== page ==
FOREST COMPLEX
Fotografie

17 April to 20 July 2024
Opening: Tuesday, 16 April 2024, 7 p.m.
BTV Stadtforum Innsbruck
Free admission

Register here
17 April to 20 July 2024
Opening: Tuesday, 16 April 2024, 7 p.m.
BTV Stadtforum Innsbruck
Free admission

Register here

Uta Kögelsberger

For example, East Tyrol. A foehn storm with high winds of up to 180 km/h. What took a century to grow is demolished in a matter of seconds. More than a million cubic meters of timber damage as the result of the fatal interplay of wind, snow buildup, drought and insect infestation. For forest owners an economic disaster. For the communities below these protective forests an ever-increasing threat.

The artist Uta Kögelsberger looks at how climate change impacts our forests. Her work practice is meticulous. For this project alone, she travelled to East Tyrol and the Ziller Valley seven times and spent a total of four months on site conducting research and countless conversations with experts and with those involved. From thousands of individual shots the incredible balance in the work of this artist begins to crystallise into one picture– a synthesis of information and emotion, insight and connectedness.

Information and Connectedness

At first glance one might think one is dealing with documentary work. This layer of perception, however, is repeatedly challenged, amended, transformed. In the calamity of man, who is desperately searching for a solution to a problem that he himself has created, and in the artist’s words, over which he has lost all control, objective reporting becomes story, facts lead to personal destinies, truths transform into examples. The artist’s means of expression in this project are film and photography, media capable of embodying and representing different qualities of time. The formal means she employs to achieve this end are often imperceptible. The subtly enhanced reflections of the markings on those trees selected to be felled. A raised perspective produces shots of raw force. The division of a video into three parts calls to mind the triptychs of historical altars. The aesthetic of a poetic enlightenment, of an enlightened poetry.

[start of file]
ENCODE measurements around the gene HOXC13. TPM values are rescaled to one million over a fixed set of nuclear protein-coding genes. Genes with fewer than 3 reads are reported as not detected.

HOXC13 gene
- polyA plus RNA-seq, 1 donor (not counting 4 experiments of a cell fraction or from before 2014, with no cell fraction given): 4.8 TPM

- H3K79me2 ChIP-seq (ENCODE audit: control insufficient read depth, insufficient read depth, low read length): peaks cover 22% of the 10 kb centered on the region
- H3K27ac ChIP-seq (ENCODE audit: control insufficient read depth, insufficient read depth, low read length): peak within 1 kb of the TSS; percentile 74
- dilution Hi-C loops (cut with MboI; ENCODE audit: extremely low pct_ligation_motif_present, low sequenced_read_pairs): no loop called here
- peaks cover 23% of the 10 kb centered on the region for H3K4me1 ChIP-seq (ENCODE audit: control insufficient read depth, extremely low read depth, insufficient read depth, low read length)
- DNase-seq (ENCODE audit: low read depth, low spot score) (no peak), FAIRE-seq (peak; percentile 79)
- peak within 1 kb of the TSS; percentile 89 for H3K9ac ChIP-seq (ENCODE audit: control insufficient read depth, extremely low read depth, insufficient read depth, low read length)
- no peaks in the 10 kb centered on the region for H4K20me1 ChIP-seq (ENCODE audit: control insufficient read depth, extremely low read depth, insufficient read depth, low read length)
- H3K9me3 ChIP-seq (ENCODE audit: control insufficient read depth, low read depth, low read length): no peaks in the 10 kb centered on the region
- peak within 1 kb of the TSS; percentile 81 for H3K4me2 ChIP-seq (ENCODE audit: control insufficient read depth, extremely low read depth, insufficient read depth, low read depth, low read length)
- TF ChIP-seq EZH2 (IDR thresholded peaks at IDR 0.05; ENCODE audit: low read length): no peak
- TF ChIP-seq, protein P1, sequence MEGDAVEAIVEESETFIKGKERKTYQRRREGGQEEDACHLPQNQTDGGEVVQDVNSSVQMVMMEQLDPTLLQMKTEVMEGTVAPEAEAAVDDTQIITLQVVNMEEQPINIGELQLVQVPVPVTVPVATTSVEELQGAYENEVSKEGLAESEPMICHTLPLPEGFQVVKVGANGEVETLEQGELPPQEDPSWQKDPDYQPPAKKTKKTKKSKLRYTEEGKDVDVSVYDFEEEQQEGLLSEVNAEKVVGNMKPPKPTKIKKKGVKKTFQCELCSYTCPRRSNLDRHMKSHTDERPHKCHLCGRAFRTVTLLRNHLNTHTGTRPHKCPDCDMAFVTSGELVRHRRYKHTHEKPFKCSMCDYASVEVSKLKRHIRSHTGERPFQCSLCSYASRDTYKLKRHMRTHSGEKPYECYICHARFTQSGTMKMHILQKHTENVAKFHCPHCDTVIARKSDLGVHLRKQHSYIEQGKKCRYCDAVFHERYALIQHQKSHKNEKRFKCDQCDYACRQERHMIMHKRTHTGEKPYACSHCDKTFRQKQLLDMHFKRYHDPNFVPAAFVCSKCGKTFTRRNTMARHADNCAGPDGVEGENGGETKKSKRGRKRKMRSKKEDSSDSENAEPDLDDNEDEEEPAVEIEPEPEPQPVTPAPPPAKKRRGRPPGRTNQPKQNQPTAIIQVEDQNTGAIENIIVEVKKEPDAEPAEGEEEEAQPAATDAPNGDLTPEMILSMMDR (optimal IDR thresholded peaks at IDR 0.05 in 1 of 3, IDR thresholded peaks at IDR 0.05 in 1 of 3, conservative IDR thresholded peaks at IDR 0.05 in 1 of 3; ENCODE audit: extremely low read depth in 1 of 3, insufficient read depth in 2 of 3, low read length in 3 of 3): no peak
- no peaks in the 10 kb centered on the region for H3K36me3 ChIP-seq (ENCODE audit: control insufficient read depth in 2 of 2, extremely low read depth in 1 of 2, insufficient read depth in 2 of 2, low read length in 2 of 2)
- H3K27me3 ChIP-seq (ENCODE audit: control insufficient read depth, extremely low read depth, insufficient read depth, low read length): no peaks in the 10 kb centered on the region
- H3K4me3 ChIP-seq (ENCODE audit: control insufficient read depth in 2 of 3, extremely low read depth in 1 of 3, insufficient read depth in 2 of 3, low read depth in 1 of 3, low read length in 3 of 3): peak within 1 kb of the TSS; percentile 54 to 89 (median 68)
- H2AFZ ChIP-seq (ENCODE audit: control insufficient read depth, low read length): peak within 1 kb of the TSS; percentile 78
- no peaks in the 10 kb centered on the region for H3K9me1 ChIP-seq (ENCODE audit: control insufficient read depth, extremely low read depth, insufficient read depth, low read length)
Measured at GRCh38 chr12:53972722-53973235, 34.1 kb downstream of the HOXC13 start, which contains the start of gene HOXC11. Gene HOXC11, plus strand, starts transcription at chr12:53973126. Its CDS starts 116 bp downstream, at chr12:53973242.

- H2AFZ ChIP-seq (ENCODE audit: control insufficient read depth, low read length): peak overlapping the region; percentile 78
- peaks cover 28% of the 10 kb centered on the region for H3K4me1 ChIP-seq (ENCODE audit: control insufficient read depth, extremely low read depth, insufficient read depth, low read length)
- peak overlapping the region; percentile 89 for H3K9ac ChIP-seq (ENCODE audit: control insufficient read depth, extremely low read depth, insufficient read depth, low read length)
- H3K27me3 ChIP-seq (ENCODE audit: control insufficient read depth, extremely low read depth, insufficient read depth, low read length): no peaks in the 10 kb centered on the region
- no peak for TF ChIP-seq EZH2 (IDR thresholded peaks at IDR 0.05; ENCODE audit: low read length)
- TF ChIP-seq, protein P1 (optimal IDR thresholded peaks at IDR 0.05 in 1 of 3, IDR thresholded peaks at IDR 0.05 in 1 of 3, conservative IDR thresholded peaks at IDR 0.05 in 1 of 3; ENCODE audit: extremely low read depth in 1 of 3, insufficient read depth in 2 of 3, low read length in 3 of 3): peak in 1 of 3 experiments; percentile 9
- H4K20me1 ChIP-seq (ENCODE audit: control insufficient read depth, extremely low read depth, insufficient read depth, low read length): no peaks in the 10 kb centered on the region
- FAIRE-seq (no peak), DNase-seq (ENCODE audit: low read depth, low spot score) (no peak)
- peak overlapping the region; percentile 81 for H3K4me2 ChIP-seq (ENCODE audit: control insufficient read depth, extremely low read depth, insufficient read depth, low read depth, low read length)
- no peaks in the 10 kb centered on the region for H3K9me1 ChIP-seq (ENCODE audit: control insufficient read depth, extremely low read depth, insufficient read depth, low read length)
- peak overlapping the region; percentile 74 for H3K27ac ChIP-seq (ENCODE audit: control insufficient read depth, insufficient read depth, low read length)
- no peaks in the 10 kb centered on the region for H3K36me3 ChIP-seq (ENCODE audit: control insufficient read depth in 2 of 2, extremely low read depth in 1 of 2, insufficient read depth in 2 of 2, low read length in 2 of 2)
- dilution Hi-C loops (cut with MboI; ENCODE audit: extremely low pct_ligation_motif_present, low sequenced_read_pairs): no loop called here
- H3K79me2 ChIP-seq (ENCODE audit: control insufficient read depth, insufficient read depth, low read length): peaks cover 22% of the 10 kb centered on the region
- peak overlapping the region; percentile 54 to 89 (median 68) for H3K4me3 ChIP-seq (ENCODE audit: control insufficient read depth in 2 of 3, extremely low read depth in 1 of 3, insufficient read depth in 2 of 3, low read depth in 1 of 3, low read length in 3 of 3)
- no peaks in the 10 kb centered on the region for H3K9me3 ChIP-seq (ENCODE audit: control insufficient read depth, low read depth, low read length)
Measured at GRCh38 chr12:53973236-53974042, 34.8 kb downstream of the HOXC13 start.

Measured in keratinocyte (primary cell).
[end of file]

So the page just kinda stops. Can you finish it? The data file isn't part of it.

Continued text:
Uta Kögelsberger lives in London and California and is a professor of fine art at Newcastle University, England. She received the prestigious Royal Academy’s Charles Wollaston Award.

 

FOREST COMPLEX
Musik

The concert
Wednesday, 17 April 2024, 7 p.m.
BTV Stadtforum Innsbruck
Free admission

Register here
The concert
Wednesday, 17 April 2024, 7 p.m.
BTV Stadtforum Innsbruck
Free admission

Register here

The concert

INN SITU’s concert format developed especially in resonance with the exhibition: The human perspective of nature is invariably shaped by the observer. It usually tells as much about itself as about the object being observed. It comes therefore as no surprise that over the centuries, music has dealt in manifold ways with Nature as the “other”.

The concert program includes works from Early Italian Baroque to improvisations to a world premiere by the Austrian composer Peter Jakober. Rupert Enticknap, Richard Eigner and Martin Mallaun interpret this music with their own tools: countertenor, zither, live electronics and field recordings.

Martin Mallaun

“Whether in improvisation, electronic music, baroque lute music, alpine folk music or contemporary music, the Tyrol-born performer is always searching for new forms of sonic and stylistic expression on the zither.” (music information center austria)

In addition to studying zither performance at the Tyrolean State Conservatory, Martin Mallaun also majored in botany at the University of Innsbruck – in the context of this project an ideal combination in resonance with Uta Kögelsberger’s work.